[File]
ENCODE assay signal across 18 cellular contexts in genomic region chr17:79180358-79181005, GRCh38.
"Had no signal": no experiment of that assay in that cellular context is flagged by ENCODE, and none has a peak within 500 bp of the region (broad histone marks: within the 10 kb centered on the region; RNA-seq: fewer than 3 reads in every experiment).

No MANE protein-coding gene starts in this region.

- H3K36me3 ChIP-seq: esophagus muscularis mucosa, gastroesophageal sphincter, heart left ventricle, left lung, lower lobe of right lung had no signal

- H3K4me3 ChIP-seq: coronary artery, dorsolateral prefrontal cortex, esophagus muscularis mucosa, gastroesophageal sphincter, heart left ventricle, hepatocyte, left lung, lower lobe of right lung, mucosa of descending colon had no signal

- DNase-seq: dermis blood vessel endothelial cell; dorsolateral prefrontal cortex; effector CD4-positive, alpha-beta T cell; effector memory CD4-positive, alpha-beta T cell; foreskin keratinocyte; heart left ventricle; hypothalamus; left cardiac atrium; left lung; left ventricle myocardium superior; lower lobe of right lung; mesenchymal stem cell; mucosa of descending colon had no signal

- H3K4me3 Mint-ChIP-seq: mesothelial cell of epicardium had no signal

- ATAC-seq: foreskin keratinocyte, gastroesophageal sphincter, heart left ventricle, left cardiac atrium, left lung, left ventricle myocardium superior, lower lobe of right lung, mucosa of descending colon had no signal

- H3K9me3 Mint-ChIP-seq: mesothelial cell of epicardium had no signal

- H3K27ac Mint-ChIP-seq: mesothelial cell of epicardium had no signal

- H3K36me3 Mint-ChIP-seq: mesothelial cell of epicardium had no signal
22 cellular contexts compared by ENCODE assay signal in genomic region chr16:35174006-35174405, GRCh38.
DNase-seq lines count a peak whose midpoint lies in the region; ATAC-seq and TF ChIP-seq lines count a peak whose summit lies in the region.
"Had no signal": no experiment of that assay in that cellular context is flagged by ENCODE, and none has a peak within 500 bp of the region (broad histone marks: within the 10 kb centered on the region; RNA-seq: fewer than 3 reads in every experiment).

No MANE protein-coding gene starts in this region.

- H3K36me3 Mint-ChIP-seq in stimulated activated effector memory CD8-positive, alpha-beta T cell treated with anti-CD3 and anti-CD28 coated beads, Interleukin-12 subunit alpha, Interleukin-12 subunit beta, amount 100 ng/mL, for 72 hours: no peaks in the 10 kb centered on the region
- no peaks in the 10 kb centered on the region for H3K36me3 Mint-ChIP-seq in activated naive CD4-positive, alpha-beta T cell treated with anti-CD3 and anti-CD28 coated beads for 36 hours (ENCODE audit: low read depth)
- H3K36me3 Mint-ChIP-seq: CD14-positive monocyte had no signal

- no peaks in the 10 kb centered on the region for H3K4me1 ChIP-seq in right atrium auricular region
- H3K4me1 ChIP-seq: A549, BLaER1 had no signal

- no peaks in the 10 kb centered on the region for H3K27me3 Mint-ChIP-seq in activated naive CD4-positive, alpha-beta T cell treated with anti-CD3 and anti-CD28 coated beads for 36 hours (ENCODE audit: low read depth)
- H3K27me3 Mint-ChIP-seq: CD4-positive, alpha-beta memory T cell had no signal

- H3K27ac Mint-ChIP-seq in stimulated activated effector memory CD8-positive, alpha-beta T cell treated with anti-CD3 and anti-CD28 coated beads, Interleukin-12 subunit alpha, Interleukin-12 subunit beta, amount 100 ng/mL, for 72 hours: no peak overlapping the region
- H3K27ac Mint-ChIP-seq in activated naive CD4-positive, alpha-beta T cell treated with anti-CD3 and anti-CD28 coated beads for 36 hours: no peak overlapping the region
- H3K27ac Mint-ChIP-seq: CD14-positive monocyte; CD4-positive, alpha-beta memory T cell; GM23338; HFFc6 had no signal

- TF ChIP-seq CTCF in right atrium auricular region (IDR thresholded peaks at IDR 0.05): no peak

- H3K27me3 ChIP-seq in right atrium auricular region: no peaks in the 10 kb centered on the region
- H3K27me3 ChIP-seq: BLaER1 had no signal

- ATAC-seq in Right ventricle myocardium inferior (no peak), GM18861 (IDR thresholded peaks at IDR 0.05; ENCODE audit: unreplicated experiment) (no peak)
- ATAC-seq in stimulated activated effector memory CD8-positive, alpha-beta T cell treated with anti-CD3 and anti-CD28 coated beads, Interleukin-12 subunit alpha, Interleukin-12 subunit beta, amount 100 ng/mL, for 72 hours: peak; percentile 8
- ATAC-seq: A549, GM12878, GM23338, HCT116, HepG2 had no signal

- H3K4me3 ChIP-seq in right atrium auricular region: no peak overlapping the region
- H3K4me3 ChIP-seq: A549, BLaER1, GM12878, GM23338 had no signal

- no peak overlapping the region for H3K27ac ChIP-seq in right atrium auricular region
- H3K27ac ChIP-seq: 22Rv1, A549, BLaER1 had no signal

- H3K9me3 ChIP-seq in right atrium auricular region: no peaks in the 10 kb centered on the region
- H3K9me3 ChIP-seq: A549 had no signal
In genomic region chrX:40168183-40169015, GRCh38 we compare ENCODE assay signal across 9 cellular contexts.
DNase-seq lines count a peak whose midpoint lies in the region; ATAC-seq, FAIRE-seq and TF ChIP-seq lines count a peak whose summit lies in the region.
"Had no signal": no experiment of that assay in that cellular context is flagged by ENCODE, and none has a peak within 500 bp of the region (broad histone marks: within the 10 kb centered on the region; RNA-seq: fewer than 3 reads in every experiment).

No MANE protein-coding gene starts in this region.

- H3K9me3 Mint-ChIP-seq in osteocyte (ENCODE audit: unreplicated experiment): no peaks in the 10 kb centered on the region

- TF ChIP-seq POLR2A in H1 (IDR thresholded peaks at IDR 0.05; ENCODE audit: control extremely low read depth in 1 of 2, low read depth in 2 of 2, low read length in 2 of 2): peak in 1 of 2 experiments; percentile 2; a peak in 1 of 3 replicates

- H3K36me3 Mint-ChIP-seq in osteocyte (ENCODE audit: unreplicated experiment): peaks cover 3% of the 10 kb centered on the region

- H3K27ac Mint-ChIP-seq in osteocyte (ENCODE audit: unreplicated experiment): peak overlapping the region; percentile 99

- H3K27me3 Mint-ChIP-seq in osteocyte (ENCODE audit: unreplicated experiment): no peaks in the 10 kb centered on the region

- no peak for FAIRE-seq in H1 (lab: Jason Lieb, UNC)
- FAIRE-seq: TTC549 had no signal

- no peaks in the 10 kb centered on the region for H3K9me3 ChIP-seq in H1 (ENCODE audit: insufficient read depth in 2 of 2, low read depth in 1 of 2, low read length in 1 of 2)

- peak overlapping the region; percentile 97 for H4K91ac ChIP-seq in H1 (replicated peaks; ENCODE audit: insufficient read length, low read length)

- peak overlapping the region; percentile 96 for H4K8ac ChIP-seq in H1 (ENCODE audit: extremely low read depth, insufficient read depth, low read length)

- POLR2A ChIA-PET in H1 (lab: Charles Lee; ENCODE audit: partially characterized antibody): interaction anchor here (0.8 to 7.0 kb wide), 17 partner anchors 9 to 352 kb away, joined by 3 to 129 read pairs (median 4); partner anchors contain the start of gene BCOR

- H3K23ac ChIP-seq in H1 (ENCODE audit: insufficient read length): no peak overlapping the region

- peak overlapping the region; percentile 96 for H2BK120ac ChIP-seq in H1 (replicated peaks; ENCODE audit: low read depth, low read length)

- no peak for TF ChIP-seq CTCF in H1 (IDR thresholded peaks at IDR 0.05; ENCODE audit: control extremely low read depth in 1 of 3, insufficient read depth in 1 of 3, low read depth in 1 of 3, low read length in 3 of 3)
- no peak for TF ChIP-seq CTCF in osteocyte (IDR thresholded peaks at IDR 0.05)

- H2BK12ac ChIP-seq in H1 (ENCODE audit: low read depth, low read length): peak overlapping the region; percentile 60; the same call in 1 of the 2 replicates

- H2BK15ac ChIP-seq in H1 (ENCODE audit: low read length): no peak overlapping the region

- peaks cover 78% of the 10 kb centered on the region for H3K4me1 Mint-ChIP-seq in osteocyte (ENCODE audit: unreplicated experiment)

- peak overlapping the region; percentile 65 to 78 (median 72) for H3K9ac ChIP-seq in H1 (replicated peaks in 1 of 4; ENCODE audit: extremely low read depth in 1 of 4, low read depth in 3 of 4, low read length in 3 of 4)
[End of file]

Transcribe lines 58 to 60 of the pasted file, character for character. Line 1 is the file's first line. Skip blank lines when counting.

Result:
- H2BK15ac ChIP-seq in H1 (ENCODE audit: low read length): no peak overlapping the region

- peaks cover 78% of the 10 kb centered on the region for H3K4me1 Mint-ChIP-seq in osteocyte (ENCODE audit: unreplicated experiment)

- peak overlapping the region; percentile 65 to 78 (median 72) for H3K9ac ChIP-seq in H1 (replicated peaks in 1 of 4; ENCODE audit: extremely low read depth in 1 of 4, low read depth in 3 of 4, low read length in 3 of 4)